Employment prospects are far reaching as the approaches can be adapted and applied to any context and client group. There is increasing recognition of the need to promote wellbeing and the successful outcomes of multi-disciplinary approaches in practice. Becoming a Therapeutic Wellbeing Practitioner for children and young people has tremendous scope for personal, professional and career development and is an inspiring path to take in life, enabling young people to fulfil their potential.

Placements

Students work in placements with individual children and young people as well as groups, families and organisations depending on their own skills and competencies. This can include: mentoring, key working and creative group work.  Placements can incorporate sports, arts, leisure, communications technology and complementary health in promoting personal, social and emotional development.

Personal work

All students are required to attend Reflective Practice with a qualified and appropriately registered psychotherapist. This includes a minimum of five sessions a term and fifteen in total each year. Applicants are referred at the point of application and induction.

Teaching Team in the Wellbeing Faculty at IATE

The Faculty Members offer a wide range of relevant experience from relevant professional backgrounds and are wellbeing practitioners, creative group facilitators, mental health professionals, psychotherapists, child, adolescent and family psychotherapists, therapeutic counsellors, youth workers and social workers who are committed to supporting the students personal development as well as quality and standards in practice.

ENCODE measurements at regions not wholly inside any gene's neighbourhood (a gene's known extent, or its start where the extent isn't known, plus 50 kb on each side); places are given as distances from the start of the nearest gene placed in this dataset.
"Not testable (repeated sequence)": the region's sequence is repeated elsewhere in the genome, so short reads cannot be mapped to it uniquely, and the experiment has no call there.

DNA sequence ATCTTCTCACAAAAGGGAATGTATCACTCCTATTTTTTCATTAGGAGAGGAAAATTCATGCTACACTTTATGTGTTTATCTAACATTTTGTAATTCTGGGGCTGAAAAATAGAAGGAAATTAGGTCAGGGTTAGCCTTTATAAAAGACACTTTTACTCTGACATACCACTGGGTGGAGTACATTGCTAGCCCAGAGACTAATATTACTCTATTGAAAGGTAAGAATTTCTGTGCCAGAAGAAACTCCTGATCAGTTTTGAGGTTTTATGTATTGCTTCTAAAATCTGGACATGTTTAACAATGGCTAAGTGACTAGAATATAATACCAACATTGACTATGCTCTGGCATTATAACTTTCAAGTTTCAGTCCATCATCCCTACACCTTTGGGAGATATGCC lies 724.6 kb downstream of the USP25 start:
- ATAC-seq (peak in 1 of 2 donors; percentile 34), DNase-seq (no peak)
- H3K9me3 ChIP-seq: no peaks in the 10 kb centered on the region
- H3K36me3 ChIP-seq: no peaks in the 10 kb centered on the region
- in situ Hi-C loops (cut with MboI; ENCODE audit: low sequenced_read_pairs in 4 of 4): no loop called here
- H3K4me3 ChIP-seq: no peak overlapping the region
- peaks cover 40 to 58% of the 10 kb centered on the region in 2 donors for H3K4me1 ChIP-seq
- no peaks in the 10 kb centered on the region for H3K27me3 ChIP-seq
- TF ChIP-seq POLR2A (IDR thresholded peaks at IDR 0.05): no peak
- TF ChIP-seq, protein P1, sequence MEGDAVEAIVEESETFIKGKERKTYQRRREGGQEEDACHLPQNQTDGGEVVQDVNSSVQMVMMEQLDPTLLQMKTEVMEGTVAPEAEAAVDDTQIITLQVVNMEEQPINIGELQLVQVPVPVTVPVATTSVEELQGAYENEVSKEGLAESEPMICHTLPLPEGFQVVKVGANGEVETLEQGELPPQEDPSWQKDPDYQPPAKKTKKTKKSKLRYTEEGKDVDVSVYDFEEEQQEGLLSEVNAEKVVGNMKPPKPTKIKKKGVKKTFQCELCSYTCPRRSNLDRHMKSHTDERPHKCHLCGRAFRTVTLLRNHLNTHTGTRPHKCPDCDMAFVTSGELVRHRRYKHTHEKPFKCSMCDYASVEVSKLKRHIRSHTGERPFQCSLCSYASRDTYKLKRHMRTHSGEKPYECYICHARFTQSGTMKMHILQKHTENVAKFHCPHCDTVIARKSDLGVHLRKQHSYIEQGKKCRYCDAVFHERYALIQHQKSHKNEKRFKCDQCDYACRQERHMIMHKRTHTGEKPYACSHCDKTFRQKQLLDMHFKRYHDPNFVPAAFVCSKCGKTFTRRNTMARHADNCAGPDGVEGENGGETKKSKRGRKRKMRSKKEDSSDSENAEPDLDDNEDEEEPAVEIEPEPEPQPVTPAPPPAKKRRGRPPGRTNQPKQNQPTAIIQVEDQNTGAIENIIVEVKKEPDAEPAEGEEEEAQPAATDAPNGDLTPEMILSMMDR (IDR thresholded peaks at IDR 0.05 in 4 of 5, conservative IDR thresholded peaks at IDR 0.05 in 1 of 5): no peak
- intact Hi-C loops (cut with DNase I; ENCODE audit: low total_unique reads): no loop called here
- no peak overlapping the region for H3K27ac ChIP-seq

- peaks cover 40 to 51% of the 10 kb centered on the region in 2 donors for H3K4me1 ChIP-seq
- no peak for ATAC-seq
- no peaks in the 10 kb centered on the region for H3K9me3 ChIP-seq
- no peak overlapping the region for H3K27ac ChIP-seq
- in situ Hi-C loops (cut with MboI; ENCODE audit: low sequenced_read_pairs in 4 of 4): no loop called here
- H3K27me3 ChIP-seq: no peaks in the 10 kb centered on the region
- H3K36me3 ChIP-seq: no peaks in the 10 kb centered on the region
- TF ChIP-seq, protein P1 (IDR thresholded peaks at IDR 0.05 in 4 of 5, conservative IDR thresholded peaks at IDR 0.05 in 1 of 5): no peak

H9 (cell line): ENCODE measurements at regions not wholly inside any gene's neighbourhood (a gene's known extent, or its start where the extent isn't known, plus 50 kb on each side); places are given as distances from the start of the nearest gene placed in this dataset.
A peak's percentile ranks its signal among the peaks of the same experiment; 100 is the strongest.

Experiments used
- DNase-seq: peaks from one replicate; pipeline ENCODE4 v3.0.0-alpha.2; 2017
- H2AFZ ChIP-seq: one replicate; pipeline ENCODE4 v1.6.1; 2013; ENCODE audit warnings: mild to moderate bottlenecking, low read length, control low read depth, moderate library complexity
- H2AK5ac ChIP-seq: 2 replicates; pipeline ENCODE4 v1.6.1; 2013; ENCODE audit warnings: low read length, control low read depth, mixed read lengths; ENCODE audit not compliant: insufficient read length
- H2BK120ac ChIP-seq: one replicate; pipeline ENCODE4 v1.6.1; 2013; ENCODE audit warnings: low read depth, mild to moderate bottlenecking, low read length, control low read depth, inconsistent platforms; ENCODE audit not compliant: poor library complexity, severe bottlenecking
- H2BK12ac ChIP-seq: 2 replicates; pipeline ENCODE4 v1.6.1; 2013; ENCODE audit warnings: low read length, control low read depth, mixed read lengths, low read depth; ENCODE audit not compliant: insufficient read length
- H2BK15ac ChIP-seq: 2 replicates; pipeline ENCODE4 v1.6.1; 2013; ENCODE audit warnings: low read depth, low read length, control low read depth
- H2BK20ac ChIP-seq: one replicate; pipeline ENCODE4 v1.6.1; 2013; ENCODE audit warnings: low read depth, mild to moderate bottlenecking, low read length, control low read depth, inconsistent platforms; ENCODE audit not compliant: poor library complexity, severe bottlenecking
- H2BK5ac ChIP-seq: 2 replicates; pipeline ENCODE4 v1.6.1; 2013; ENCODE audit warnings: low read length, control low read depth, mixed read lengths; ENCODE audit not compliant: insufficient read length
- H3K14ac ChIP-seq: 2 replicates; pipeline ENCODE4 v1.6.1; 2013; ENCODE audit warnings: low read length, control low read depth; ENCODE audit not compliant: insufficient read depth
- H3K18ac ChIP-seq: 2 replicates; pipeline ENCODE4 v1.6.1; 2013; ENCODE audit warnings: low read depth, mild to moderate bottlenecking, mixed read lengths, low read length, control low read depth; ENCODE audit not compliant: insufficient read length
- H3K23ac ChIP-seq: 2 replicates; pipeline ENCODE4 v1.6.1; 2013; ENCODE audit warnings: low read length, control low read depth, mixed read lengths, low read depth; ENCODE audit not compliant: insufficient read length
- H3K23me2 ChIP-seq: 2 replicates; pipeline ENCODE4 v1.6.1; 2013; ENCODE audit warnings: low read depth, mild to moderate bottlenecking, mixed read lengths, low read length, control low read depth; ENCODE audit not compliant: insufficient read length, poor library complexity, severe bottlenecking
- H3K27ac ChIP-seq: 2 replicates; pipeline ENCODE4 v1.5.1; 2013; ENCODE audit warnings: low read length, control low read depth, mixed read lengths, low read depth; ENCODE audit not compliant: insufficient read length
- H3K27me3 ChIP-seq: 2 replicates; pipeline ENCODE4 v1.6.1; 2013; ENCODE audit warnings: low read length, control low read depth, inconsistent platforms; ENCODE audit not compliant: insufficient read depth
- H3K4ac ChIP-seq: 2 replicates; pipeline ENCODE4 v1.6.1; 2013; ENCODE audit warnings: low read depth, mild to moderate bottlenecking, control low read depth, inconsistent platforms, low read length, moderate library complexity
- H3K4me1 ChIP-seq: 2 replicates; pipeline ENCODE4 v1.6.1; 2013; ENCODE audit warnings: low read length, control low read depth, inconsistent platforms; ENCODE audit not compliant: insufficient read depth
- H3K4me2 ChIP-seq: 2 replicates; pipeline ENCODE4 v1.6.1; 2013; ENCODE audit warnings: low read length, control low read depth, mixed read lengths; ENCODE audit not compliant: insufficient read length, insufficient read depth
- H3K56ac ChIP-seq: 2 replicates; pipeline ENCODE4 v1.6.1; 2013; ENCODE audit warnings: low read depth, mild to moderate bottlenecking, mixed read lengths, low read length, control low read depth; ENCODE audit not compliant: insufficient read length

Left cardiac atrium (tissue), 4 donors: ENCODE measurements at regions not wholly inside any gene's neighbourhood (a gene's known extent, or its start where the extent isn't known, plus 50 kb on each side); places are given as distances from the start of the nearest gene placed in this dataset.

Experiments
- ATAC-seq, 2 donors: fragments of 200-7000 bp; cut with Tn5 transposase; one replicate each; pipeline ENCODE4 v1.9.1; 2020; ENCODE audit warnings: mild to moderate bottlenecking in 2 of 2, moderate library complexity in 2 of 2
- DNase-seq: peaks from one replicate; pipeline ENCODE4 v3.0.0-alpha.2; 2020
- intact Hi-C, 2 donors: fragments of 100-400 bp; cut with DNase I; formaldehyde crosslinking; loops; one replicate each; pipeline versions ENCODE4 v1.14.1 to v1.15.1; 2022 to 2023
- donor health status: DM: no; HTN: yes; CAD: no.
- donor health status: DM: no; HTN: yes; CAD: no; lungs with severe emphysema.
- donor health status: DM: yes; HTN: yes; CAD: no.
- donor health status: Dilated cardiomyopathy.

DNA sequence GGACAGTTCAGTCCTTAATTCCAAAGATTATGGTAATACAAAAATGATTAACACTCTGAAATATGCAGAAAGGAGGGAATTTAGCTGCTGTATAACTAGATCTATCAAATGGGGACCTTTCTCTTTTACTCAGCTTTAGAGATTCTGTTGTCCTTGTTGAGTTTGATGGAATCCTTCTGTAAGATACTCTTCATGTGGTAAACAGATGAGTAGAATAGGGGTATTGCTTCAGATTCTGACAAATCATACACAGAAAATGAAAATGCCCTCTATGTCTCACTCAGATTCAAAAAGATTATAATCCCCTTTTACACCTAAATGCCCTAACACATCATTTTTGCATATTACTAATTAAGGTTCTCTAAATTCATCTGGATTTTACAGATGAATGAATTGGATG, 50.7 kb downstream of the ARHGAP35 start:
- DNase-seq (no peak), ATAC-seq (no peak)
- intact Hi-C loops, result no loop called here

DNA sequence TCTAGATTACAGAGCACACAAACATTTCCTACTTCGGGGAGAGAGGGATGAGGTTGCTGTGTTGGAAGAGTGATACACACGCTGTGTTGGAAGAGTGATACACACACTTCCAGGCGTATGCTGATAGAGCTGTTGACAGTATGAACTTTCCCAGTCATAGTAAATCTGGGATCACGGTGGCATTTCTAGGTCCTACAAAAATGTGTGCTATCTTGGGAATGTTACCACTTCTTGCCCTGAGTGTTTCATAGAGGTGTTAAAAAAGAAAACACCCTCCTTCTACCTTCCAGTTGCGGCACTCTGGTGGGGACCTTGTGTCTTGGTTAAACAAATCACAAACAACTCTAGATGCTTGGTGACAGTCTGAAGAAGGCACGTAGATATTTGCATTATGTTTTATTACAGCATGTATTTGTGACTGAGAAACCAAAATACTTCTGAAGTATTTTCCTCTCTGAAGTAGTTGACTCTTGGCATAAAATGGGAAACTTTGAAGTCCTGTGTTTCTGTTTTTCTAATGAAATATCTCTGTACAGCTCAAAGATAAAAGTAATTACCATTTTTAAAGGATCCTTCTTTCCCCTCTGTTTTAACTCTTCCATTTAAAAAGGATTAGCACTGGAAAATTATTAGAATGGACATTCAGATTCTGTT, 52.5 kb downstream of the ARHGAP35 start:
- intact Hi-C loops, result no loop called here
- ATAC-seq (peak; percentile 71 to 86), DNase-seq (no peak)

Tutors include: Jocelyne Quennell, Lizzie Smosarski, Jessica Spenceley, Cassie Oakeshott, Lorna Bent, Isabelle Rodker, Christina Enright, Chris Hadfield, Alan Turkie, Louis Sydney, Catherine O’Neil, Lynda Miller, Sarah Bennett, Tina Leslie, Vaughan Titheridge, Alex Zika, Sophia Condaris, Jessica Skelton, Sheetal Amin, Eugene Ellis and Odelia Aslan

Visiting lecturers include some of the leading practitioners, researchers and writers in their respective fields of practice. Contributors have included: Professor Phil Jones, Professor Michelle Lefevre, Dr Suman Fernando, Sam Hunter, Julia Whittle, Louise Bomber, Dr Graham Music, Frank Lowe, Dr Joanna North and David Taransaud.